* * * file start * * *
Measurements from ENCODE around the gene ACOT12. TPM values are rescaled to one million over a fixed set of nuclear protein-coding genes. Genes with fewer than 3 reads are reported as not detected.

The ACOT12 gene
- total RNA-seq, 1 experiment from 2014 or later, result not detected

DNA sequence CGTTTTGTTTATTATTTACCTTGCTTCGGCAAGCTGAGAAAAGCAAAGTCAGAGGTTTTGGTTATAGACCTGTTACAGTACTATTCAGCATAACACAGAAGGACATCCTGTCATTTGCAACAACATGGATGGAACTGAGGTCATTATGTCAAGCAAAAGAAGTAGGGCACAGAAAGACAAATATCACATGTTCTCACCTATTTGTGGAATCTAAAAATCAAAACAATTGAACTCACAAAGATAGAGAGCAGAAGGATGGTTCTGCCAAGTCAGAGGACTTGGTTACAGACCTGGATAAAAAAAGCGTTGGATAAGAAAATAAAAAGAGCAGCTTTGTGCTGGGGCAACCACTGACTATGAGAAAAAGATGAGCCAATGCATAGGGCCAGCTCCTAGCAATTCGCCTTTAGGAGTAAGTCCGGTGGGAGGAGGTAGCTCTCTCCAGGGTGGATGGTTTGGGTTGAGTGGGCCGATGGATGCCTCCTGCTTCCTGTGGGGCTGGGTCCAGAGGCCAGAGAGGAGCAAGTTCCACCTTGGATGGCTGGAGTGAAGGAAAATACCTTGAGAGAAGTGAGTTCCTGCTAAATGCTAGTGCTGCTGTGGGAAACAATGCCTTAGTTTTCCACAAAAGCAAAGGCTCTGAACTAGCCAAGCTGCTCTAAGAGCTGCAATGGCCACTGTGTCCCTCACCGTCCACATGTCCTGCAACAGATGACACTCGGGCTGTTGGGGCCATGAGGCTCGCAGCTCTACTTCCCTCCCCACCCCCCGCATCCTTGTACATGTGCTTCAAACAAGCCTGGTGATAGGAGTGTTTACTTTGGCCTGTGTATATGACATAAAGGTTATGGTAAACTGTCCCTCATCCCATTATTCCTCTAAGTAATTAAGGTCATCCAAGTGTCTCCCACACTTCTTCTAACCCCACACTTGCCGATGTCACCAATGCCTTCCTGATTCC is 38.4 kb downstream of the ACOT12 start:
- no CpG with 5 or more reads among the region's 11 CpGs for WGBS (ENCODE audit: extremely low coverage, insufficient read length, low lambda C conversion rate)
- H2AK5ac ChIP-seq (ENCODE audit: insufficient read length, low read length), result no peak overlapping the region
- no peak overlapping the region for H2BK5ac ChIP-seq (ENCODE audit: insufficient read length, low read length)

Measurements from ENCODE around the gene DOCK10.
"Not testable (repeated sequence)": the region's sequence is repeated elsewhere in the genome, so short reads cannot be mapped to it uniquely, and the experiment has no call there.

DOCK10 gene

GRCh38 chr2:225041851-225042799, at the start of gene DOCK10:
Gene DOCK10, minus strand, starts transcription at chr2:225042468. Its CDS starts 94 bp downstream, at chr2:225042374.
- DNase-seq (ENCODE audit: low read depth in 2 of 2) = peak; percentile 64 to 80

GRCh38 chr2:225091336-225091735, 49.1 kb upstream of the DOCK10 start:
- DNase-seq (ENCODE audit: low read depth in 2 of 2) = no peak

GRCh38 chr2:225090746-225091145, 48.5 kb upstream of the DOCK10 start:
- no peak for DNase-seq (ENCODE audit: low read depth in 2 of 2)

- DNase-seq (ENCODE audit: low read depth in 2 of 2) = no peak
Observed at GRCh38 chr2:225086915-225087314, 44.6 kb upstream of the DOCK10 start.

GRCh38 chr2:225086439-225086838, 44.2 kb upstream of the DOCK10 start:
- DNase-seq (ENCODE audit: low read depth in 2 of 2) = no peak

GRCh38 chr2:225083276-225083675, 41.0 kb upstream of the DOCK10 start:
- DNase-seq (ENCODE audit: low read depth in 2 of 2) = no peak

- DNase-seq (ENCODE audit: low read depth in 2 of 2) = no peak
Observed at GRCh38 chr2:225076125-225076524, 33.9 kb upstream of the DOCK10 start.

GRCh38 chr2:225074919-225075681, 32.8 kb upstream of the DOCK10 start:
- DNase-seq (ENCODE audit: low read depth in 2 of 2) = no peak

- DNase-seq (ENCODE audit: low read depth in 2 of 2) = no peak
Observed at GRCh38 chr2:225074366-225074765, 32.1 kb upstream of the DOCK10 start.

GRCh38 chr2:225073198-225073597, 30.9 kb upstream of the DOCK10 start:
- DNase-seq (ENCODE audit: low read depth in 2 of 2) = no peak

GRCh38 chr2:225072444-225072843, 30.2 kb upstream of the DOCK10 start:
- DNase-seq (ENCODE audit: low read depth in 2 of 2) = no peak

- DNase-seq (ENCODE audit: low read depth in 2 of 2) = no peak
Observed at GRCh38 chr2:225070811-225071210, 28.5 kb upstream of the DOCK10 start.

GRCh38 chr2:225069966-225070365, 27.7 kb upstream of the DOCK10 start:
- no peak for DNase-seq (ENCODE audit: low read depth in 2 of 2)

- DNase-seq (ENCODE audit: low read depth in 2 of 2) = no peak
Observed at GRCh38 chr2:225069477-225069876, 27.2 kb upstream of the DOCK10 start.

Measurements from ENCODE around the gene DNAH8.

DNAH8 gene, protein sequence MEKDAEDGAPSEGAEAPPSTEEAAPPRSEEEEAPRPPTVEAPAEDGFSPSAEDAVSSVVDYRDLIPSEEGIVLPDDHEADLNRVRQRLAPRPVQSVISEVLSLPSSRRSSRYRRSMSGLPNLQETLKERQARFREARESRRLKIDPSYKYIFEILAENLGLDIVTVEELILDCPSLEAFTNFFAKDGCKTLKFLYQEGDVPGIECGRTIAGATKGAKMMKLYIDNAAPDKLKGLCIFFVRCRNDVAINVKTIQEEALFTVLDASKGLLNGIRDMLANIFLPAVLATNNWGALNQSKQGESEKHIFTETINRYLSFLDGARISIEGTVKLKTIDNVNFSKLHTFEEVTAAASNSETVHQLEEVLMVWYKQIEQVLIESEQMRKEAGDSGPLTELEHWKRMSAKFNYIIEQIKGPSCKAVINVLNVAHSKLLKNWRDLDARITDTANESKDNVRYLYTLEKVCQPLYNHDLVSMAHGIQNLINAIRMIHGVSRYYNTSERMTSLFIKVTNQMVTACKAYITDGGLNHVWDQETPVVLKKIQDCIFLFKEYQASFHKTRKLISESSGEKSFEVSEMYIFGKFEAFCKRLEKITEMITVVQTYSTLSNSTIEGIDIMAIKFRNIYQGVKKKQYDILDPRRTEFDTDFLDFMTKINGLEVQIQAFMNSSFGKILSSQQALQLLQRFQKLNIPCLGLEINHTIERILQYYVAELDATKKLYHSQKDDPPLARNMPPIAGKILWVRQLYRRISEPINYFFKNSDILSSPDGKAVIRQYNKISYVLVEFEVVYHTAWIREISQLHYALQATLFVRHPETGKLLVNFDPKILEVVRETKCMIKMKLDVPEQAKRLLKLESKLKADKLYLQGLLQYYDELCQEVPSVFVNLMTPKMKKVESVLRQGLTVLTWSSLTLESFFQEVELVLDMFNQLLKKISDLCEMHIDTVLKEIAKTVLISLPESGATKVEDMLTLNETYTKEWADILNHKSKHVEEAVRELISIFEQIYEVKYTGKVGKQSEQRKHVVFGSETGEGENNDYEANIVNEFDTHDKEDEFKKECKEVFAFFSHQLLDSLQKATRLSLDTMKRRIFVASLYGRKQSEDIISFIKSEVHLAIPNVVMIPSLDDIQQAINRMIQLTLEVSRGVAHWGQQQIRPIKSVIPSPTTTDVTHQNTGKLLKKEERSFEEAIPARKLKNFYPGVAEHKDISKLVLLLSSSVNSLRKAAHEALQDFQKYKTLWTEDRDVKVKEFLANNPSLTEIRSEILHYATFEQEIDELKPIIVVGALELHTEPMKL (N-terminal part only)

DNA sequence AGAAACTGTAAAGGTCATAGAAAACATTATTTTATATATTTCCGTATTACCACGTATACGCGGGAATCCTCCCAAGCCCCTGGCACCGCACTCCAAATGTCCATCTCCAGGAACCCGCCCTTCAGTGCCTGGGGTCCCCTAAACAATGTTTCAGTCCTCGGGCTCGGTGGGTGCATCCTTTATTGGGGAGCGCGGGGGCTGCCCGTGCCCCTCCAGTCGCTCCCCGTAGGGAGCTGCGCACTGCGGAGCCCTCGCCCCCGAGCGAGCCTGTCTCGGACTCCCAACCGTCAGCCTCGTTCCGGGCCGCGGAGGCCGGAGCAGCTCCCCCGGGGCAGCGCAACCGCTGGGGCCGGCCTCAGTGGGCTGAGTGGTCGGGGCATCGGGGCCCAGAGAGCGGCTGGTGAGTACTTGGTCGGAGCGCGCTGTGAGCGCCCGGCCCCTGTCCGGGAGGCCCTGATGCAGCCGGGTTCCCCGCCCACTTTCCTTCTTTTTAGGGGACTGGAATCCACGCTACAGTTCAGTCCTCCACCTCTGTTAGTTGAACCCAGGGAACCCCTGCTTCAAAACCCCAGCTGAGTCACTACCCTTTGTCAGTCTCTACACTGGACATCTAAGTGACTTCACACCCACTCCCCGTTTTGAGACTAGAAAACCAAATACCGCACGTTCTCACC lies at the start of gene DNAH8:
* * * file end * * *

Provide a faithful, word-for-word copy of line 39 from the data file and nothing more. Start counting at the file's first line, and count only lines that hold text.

Observed at GRCh38 chr2:225069477-225069876, 27.2 kb upstream of the DOCK10 start.